Traditions are complicated. Over the decades and centuries perhaps the same melodies, instruments and even songs assume a new meaning and new life, whereas some just disappear in the passage of time. Thus, it’s always a fascination for me to see the new interpretations of old – not in terms of remixes, but finding a contemporary meaning.
Here where The Corrs hit the sweet spot. The Irish band comprising of three sisters and a brother just rock it with tin whistle, bodhrán (Irish skin drum) and ukulele on one hand and guitar, violin and drums on the other. Of course they are known for their pop hits – from Radio to Only When I Sleep and from Dreams to Would You Be Happier – but their ‘Toss the Feathers’ and ‘Haste to the Wedding’ would forever be favorites.
They’re inactive for long, but it’s really worth watching their old concerts and their passion for their unique brand of music.
Of course when you are on the Irish music trip, don’t forget to pay visit to The High Kings. Their renditions of the age-old classics will surely reverberate in you heart long after you’re done listening. What could be a better starting point than the fan-favorite ‘Rocky Road to Dublin’?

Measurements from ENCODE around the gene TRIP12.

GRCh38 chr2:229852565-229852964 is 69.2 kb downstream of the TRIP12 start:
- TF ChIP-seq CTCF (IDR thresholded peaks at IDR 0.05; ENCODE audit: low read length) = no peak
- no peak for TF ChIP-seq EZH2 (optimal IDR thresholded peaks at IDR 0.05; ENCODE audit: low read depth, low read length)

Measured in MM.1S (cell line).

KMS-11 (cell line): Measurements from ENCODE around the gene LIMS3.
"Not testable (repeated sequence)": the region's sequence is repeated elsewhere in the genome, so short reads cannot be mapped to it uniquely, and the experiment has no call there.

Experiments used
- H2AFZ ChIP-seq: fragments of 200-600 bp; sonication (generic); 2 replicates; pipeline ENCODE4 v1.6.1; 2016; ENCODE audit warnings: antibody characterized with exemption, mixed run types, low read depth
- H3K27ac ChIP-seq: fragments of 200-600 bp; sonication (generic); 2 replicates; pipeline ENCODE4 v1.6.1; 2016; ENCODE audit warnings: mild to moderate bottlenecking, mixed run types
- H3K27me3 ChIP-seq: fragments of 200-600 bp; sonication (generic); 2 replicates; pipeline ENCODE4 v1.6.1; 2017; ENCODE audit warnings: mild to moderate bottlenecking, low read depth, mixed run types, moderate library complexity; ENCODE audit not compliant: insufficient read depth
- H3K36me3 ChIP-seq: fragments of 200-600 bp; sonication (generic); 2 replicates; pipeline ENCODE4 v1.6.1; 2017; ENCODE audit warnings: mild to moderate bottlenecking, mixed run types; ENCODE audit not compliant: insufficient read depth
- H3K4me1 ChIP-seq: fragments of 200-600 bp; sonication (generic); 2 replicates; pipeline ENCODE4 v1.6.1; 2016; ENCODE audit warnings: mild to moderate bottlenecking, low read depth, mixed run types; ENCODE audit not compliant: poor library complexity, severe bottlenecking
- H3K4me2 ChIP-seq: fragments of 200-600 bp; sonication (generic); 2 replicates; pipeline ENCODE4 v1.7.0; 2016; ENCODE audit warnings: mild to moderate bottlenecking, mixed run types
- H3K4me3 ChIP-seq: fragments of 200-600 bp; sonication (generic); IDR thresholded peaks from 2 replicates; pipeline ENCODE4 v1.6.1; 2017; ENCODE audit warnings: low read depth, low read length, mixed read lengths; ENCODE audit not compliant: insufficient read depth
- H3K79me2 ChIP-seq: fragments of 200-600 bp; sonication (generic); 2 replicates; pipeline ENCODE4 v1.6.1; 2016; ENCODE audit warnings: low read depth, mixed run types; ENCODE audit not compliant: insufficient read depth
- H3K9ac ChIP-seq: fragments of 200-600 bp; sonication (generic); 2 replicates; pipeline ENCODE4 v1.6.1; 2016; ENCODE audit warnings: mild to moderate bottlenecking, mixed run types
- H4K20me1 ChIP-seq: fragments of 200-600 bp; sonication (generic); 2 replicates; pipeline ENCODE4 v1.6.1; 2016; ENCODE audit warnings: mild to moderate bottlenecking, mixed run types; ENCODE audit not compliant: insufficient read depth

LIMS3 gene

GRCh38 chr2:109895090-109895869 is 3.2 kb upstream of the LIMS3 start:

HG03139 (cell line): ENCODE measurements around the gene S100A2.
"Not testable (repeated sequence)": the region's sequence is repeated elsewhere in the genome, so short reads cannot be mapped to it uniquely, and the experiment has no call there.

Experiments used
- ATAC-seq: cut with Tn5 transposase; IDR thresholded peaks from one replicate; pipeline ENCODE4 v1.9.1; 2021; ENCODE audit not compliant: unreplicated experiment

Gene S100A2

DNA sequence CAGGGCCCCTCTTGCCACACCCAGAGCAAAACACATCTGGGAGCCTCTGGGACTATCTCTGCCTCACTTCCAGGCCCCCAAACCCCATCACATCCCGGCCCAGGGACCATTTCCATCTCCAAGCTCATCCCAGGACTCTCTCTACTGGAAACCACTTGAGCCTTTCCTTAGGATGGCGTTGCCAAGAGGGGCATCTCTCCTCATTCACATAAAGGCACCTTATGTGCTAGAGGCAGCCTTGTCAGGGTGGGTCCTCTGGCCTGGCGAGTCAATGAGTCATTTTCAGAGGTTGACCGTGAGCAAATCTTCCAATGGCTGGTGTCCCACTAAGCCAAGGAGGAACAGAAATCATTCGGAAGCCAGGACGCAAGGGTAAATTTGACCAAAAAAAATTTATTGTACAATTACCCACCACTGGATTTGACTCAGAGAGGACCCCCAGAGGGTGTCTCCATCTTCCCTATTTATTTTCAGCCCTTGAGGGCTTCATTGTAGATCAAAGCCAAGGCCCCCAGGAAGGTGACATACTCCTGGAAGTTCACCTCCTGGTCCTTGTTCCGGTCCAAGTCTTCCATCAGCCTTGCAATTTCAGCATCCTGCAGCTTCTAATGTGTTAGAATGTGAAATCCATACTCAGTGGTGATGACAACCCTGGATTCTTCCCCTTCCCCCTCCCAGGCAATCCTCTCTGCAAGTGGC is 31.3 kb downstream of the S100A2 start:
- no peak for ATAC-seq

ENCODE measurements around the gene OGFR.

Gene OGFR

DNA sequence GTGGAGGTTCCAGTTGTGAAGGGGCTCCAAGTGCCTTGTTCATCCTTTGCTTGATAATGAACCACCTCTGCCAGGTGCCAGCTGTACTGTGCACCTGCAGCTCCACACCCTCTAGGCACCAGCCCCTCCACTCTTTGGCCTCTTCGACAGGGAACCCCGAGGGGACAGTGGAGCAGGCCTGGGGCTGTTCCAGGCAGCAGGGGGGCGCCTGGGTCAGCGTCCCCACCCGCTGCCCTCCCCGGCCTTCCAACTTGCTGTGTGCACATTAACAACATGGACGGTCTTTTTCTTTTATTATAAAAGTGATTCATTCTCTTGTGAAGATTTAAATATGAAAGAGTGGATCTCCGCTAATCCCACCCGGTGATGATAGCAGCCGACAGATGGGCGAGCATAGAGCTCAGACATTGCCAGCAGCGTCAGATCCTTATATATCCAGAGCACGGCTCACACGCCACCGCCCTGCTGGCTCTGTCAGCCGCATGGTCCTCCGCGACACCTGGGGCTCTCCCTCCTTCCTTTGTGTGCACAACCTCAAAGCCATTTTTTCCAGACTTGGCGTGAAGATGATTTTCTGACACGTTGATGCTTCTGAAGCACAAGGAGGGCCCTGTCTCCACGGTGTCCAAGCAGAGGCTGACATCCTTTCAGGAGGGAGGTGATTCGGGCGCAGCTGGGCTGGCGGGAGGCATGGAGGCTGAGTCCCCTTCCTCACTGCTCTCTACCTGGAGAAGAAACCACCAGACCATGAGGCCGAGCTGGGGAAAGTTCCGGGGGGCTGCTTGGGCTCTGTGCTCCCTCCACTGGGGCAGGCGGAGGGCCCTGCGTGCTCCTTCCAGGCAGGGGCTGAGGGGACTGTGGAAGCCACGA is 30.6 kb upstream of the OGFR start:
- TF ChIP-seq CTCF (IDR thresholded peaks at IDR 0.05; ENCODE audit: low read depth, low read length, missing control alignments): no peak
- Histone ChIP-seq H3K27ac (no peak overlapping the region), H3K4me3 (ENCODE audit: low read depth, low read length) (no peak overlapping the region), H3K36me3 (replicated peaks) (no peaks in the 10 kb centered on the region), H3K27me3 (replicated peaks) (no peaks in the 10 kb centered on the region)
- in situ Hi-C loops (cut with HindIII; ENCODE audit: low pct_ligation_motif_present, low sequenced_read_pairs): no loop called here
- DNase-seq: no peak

For the Indian section, I’m not sure if it amounts to ‘Indianness’ but I would surely want to talk about it here – the year was 2002 and it was my first year of college and hostel life. One of the seniors had this cassette ‘Global Sprit’ by a composer named ‘Karunesh.’
It surely sounded Indian, but when the sound started blaring from the old stereo system, it was nothing like I expected – it had different vibes, and that’s how I got initiated to the ‘World Music’ or ‘New Age Music’ if we can label it in such a way. (Btw, Karunesh is Bruno Reuter, a German-born composer who got influenced by Osho’s philosophy and got the new name).
Of course, ‘Punjab,’ one of the songs from the album, was already a hit, but others also transcended the boundaries of geographies and styles and opened doors for newer experiences.
Another artist I really love in this space is Karsh Kale – but that’s topic of another post!